Like S.H.Raza and F.N.Souza, Tyeb Mehta too was an influential modern Indian artist, who is also a favourite in the Indian art auction scene. Tyeb Mehta’s works have mainly been influenced by three major phases in his life. 1) The communal rights during the partition of India influenced the stark and often disturbing depiction of his subjects. 2) Francis Bacon expressionist paintings, which he became acquainted with in London and 3) the minimalist art he was exposed to in New York on a Rockefeller foundation grant.
Since his early years as an artist, Tyeb Mehta has used canvas to express images that illustrate the struggles of contemporary society. From the early images of the trussed bull that show the helpless plight of the animal in Mumbai's slaughter houses; to the falling figure hurtling toward its metaphorical abyss; to the trapped rickshaw puller, his paintings reflect his own disillusionment with the world around him. Later in life, he added 'Falling Figures', and several Indian mythological figures into his work, highlighted by the depictions of goddess Kali and demon Mahishasura. Both of these are a part of his seminal works. His unique formal treatment of the canvas only serves to heighten the impact of these images. The sight of dismembered figures with flailing limbs set against a fractured picture plane serve as a glaring reminder for the viewer to consider and address the violence and suffering that is both around and within.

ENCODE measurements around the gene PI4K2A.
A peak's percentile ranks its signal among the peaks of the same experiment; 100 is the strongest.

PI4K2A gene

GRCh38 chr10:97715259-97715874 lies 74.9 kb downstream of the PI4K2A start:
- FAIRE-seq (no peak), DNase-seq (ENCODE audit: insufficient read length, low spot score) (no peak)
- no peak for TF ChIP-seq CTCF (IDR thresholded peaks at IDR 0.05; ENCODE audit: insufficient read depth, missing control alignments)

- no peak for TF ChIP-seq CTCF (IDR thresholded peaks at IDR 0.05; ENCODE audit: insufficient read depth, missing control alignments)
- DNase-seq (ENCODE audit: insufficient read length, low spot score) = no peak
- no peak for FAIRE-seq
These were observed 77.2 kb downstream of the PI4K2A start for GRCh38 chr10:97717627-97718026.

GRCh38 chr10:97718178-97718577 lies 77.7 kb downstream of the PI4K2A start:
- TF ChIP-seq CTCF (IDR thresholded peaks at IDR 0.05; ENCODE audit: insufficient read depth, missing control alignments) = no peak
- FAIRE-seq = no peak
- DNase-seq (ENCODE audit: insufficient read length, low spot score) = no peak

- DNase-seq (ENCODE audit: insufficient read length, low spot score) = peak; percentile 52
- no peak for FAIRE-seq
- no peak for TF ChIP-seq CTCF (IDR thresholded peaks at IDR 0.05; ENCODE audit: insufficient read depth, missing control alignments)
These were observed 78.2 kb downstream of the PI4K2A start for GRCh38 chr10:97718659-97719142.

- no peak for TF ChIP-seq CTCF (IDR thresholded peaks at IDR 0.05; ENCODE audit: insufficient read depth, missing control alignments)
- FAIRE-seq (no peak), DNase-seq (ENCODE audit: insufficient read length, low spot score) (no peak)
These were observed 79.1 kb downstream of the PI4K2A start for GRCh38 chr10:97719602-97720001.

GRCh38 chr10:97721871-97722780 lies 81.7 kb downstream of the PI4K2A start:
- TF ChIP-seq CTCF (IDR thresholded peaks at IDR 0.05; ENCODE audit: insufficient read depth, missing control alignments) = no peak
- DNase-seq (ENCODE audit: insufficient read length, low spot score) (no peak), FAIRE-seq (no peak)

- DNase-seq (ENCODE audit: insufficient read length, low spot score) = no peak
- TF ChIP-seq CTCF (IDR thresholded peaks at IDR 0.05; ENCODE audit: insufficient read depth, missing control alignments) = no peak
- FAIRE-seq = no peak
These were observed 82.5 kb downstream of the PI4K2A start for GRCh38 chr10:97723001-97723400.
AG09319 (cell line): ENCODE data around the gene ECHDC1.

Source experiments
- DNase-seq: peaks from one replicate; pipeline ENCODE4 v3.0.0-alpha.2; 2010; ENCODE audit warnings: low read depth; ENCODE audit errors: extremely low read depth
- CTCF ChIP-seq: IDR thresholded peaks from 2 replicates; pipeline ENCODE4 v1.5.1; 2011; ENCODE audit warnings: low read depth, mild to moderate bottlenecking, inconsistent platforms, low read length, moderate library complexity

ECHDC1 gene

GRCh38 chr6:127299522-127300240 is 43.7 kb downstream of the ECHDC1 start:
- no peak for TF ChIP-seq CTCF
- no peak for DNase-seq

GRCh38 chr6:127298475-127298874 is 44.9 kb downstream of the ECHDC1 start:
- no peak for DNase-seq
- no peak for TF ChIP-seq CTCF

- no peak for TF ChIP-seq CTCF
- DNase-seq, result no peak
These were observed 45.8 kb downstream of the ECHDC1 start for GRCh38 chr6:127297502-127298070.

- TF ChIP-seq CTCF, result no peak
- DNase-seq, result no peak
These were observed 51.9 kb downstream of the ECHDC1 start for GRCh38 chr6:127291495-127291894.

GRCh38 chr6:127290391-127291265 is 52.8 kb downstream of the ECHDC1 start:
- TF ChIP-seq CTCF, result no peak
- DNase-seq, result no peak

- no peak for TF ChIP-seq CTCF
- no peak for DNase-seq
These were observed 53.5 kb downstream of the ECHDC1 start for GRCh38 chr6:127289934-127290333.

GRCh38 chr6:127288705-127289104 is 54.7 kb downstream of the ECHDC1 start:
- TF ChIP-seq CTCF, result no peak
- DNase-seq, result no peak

He moved to the 'Diagonal series', which he created through the 1970s, after accidentally discovering it in 1969, when in a moment of creative frustration he flung a black streak across his canvas. Tyeb Mehta however had a peculiarity; he hated to part with his paintings as he thought they were not good enough for selling.
All the angst of existence was conveyed by Tyeb Mehta's falling figures, while his fragmented forms which remain intact while suspended in tension symbolise survival against great odds—imagery born out of his experience of Partition. In his Mahishasura images of the goddess Kali locked in battle with the buffalo demon, Mehta was to continue with his brooding forms which were as much harbingers of destruction as well as of its detoxification. In focusing on the buffalo demon Mahishasura, he also depicted an interlocking of the masculine and feminine, the divine and the mortal, the bestial and the human in perpetual coexistence.
Tyeb Mehta was very self critical and had very high standards for considering a work complete and fit for sale. It is said that he destroyed seven to eight paintings for every one that he sold.
Tyeb Mehta passed was in Mumbai in 2009.
Tyeb Meta, untitled (figure on rickshaw)
Tyeb Meta, untitled (falling series)
Tyeb Mehta, Mahishasura, 1997